Evangelists as Shepherds // Part 1

I am not sure where it started, but as far back as I know, evangelists are viewed as those who share the good news of Jesus with people outside the faith. When you ask most Christians about evangelists, Billy Graham, John Wesley, or George Whitfield (to name a few) usually get mentioned as examples. To be sure, these are some great examples of people who boldly proclaimed the faith. This is to be celebrated. Yet, when we think of evangelism as something we do only with people outside of Christianity, I think we may be missing the deeper significance of the ministry of the evangelist.


The Ministry of the Evangelist

The Greek word evangelion (εὐαγγέλιον) means “good news” or “message”. Specifically, the message of the life, death, and resurrection of Jesus Christ. His life for our life, His death for our death. This truly is news that is good.

If the gospel is good news of who Jesus is and what He has done, it is news that is needed for all people, at all times. It isn’t just something shared with people to get them to believe in Jesus, but it is news that reminds us of the source of life. For both believer and not-yet believer alike.

I believe Tim Keller said it well:

We never “get beyond the gospel” in our Christian life to something more “advanced.” The gospel is not the first “step” in a “stairway” of truths, rather, it is more like the “hub” in a “wheel” of truth. The gospel is not just the A-B-C’s but the A-Z of Christianity. The gospel is not just the minimum required doctrine necessary to enter the kingdom, but the way we make progress in the kingdom.

Since the gospel is good news for EVERYONE, then to evangelize shouldn’t be limited to sharing only with people who do not follow Jesus. In fact, we could see the work of an evangelist as proclaiming the good news of Jesus, something we do whether we’re discipling someone to Jesus (unbelievers) or discipling someone in Jesus (believers).


“Wide” and “Deep” Evangelistic Ministry

This healthy and helpful framework destroys the idea that the ministry of the evangelist is ONLY for the spreading of the gospel outwardly, to people who have not yet believed. Seeing the evangelist as the “good newser”, reclaims the ministry of evangelism as bringing the gospel to bear in life, for all people.

While experience shows that the ministry of evangelism will have a primary impulse toward seeing new people hear and respond to the good news, it is the immature evangelist who does this to the neglect of the church body. As an evangelist matures, there will be a growing desire to see the gospel move out to new people (wide) and growth in belief in the gospel for those within the Church (deep). This deep and wide movement of the gospel is a way the ministry of evangelist serves the Body. It’s with this in mind, that we dive into how the evangelist may better shepherd people.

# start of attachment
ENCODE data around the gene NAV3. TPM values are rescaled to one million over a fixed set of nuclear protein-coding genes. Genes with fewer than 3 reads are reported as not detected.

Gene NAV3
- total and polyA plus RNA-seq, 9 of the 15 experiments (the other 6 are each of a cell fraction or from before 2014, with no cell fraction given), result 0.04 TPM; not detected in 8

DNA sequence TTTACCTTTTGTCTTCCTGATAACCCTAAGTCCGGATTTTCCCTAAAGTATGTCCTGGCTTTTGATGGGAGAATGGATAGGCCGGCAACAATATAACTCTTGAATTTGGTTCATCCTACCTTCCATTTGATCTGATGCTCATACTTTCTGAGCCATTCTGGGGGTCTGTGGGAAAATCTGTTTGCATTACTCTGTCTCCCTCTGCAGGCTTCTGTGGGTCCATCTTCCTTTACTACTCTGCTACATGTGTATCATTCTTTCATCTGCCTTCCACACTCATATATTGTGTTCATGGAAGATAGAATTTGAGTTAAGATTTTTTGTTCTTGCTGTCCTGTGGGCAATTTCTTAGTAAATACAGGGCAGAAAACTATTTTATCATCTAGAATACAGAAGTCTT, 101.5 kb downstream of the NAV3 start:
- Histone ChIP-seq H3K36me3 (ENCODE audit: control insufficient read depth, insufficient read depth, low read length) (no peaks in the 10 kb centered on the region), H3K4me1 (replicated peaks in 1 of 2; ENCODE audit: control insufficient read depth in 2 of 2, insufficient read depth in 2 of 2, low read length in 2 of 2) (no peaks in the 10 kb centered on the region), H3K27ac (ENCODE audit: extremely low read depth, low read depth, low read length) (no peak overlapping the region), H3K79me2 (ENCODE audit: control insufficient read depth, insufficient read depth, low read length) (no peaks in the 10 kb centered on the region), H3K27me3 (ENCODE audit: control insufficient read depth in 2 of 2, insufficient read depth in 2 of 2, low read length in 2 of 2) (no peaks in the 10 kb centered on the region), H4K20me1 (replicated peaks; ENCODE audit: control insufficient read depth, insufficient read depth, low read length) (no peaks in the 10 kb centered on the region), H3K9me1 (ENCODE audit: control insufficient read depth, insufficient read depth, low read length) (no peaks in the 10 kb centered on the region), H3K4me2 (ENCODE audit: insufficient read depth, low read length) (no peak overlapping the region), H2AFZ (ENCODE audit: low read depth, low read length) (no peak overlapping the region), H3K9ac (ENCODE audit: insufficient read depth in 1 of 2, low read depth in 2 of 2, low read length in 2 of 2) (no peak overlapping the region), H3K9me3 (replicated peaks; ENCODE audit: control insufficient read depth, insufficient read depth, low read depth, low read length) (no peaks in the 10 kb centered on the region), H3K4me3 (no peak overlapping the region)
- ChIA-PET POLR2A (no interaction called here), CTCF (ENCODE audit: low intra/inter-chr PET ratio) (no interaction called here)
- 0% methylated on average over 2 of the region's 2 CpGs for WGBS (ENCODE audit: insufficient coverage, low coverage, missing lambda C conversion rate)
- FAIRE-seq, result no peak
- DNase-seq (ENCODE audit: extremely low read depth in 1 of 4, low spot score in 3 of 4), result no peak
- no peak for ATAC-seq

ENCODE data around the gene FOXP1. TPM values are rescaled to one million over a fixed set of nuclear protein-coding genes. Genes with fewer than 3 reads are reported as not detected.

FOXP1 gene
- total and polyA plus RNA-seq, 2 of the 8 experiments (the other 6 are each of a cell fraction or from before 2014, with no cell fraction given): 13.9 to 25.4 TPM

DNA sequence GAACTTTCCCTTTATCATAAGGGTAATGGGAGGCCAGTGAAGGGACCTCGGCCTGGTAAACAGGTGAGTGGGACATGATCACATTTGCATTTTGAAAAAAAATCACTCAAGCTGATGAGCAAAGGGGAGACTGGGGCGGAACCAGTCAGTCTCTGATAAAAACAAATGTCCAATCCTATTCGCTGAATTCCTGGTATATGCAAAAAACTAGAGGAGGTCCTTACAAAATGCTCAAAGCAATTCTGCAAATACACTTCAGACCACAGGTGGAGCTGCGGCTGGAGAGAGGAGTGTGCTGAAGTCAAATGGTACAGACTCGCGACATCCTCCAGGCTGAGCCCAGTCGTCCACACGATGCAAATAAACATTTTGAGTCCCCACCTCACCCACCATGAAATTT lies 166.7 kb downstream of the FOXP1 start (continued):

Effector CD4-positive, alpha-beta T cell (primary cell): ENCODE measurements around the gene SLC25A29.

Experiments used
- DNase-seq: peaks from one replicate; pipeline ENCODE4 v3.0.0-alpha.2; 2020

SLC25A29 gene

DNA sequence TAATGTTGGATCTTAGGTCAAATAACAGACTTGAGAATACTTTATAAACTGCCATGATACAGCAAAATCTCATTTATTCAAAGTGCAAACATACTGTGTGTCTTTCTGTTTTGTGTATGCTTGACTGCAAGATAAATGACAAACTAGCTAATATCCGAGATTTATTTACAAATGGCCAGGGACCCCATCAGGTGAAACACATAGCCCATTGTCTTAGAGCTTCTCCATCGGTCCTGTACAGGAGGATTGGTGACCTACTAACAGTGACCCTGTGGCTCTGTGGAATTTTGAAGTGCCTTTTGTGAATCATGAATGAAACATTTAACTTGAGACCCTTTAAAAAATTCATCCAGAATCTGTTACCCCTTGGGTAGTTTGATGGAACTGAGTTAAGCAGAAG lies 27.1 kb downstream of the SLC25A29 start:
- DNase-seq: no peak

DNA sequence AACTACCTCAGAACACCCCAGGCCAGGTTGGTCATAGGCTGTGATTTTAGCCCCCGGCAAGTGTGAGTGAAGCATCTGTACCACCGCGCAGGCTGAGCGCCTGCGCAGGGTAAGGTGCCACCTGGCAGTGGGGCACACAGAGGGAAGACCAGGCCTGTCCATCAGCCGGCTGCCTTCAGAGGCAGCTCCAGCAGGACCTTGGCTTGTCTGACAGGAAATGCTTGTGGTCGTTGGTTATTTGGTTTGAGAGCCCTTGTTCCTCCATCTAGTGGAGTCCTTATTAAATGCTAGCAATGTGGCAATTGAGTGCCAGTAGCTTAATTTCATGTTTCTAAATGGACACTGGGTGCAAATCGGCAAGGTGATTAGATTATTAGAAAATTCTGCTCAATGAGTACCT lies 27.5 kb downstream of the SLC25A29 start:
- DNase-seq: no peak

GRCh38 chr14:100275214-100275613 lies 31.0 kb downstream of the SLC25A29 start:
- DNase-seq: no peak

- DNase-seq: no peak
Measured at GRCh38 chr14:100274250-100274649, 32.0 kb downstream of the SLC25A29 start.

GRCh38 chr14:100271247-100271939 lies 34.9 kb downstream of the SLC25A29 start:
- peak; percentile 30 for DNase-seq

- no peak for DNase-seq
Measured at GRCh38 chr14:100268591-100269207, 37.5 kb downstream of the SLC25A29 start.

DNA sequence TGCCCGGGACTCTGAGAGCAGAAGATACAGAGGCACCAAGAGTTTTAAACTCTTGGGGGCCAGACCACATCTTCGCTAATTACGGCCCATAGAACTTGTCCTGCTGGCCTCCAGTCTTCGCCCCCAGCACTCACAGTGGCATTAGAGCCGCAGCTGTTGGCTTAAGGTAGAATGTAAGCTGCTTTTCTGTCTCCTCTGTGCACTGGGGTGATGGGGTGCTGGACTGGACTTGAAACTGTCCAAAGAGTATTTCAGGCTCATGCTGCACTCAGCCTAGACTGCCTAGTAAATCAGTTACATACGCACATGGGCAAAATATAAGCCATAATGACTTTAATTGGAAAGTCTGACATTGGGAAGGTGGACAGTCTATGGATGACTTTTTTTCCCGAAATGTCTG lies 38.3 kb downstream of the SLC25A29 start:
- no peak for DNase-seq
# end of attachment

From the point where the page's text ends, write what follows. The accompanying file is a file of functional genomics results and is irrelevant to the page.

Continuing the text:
Jesus, the Perfect Wide/Deep Evangelist

Jesus, as the true Evangelist, demonstrated this deep and wide use of the gospel throughout His ministry. Consider two portions of scripture in John to see this wide and deep action. In John 6:35-40, see how Jesus shares the good news with people who have not heard it (wide):

Jesus said to them, “I am the bread of life; whoever comes to me shall not hunger, and whoever believes in me shall never thirst. 36 But I said to you that you have seen me and yet do not believe. 37 All that the Father gives me will come to me, and whoever comes to me I will never cast out. 38 For I have come down from heaven, not to do my own will but the will of him who sent me. 39 And this is the will of him who sent me, that I should lose nothing of all that he has given me, but raise it up on the last day. 40 For this is the will of my Father, that everyone who looks on the Son and believes in him should have eternal life, and I will raise him up on the last day.”

To a crowd of people, Jesus proclaims that the good news is Him. Looking to and believing in Him will lead to resurrection life. This type of proclamation is the “wide” work of the evangelist. But before you narrow your thinking to speaking in front of crowds as the only form of “wide” work, consider that any time the good news is shared with someone who does not yet believe as the wide work of the evangelist. Whether it is with a crowd in the ancient Capernaum or with one person in a pub in modern Philadelphia, taking the gospel to new people is the wide work of the evangelist.

Compare this to how Jesus also declares the truth of the gospel to one of his followers, Martha, in John 11:21-27:

Martha said to Jesus, “Lord, if you had been here, my brother would not have died. 22 But even now I know that whatever you ask from God, God will give you.” 23 Jesus said to her, “Your brother will rise again.” 24 Martha said to him, “I know that he will rise again in the resurrection on the last day.” 25 Jesus said to her, “I am the resurrection and the life. Whoever believes in me, though he die, yet shall he live, 26 and everyone who lives and believes in me shall never die. Do you believe this?” 27 She said to him, “Yes, Lord; I believe that you are the Christ, the Son of God, who is coming into the world.”

Amid the confusion and doubt that came with seeing her brother, Lazarus, die, Martha is questioning Jesus’ love for them. Into this doubt and confusion, Jesus speaks the good news of the gospel (which, He is). Martha claims to know this and still, Jesus tells her that hope is found in Him. As the perfect Evangelist, Jesus is proclaiming the good news to her; He’s doing the deep work of the evangelist.

In part 2 of this blog, we will discuss what could it look like for evangelists to mature in the work of a shepherd. Additionally, I’ll share some of my story of how the Spirit of God is shaping me in this.

Gino CurcurutoComment